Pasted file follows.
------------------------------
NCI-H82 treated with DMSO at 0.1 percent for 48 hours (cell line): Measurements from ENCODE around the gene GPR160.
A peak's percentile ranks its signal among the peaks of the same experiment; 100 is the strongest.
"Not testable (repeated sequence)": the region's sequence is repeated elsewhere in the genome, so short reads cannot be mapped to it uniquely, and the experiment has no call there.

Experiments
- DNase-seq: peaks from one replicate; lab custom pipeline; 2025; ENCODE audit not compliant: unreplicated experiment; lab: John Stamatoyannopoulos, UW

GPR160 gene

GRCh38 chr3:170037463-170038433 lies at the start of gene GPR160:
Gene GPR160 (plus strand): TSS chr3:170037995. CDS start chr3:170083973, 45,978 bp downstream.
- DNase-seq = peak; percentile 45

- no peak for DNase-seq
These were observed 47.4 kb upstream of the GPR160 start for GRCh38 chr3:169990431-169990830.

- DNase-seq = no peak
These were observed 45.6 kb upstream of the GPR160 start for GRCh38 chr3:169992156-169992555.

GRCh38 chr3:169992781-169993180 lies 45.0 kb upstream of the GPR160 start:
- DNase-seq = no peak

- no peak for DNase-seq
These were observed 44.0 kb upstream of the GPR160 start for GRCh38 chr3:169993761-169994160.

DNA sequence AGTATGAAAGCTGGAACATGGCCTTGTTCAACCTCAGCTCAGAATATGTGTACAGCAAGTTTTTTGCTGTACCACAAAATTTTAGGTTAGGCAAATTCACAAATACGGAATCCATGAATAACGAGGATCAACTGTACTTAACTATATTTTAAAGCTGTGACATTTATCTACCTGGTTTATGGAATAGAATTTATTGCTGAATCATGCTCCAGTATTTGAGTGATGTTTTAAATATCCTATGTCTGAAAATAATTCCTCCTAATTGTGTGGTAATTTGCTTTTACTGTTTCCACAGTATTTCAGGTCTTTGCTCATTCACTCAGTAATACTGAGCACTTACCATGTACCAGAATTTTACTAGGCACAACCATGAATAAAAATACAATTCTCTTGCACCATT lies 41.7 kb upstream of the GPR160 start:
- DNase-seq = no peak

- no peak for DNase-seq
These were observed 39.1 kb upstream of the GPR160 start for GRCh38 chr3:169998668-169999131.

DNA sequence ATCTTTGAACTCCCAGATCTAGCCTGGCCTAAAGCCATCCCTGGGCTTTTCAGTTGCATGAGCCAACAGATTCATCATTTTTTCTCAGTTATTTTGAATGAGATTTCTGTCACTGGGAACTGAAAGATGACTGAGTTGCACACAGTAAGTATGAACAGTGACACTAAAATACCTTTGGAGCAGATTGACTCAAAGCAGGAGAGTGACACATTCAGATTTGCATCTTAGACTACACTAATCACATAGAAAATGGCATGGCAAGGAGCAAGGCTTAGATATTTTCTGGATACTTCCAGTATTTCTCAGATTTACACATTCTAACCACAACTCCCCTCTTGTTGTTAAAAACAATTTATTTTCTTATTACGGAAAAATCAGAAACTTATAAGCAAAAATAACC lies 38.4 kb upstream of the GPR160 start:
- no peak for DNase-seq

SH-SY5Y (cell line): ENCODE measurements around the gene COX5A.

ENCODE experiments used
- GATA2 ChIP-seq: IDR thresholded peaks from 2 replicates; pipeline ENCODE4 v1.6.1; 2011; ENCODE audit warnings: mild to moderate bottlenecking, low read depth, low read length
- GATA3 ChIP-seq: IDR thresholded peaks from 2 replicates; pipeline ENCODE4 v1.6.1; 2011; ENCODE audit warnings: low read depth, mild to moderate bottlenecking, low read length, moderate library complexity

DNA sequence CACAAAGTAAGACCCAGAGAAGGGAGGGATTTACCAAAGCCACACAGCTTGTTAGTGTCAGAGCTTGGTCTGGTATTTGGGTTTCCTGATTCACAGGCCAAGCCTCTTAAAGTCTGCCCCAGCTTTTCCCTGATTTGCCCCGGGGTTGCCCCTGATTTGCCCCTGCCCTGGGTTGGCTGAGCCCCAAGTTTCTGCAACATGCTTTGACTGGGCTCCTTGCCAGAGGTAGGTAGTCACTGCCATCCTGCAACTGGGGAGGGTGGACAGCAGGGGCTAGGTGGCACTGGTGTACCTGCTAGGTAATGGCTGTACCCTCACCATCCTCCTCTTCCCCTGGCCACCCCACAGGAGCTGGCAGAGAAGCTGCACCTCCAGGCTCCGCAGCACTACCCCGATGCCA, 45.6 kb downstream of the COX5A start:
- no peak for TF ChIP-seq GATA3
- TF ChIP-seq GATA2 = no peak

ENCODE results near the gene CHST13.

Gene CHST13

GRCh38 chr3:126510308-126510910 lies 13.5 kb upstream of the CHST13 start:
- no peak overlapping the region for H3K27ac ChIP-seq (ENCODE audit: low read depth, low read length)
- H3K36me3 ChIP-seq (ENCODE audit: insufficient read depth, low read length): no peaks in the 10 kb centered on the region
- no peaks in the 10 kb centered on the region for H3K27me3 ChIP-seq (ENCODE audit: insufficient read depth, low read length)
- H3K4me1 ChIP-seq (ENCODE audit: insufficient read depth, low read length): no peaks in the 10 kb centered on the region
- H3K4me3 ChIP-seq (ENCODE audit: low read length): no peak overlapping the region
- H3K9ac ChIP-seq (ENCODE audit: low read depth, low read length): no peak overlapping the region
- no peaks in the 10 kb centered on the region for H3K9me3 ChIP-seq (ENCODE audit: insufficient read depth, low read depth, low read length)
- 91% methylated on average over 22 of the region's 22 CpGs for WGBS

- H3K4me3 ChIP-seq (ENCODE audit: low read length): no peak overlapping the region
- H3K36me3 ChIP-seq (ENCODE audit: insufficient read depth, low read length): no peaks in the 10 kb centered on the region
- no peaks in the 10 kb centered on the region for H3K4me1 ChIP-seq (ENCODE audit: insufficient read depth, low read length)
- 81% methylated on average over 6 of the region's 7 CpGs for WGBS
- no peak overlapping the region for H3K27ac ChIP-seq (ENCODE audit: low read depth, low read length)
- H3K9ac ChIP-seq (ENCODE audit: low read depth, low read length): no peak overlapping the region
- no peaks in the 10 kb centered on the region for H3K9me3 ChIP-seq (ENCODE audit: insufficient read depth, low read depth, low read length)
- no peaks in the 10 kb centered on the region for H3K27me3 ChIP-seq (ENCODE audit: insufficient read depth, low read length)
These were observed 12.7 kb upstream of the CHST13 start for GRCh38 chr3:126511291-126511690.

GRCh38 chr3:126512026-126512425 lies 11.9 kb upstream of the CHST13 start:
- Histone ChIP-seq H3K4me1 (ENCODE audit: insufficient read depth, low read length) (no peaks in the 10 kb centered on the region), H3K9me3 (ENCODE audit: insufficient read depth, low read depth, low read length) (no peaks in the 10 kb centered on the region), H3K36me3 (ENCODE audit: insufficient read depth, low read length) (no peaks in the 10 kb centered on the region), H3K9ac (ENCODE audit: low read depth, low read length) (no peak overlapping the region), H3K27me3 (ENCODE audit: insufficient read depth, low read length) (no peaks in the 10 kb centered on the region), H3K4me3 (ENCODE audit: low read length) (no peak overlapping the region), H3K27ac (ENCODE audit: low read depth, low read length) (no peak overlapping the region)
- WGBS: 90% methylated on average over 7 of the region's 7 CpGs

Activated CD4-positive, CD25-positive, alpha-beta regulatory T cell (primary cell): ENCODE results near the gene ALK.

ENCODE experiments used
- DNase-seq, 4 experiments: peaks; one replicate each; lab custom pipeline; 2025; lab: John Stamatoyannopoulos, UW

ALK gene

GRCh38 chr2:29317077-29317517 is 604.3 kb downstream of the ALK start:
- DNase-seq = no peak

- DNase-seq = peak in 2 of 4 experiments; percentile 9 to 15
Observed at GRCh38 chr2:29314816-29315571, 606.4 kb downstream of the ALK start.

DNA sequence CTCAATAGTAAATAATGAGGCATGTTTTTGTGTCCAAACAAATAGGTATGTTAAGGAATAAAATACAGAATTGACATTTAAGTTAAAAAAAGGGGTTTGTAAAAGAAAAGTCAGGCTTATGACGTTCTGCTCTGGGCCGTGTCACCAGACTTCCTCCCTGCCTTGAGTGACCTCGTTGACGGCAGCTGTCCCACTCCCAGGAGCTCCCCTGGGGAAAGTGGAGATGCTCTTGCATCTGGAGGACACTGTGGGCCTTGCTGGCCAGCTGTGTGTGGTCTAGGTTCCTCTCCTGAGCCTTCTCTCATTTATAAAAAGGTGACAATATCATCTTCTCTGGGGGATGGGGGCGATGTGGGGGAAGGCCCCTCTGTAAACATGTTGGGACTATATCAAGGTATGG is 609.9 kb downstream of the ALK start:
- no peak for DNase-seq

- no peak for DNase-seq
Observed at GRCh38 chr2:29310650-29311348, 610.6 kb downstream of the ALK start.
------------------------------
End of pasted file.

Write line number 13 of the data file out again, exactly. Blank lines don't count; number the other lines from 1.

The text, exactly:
These were observed 45.6 kb upstream of the GPR160 start for GRCh38 chr3:169992156-169992555.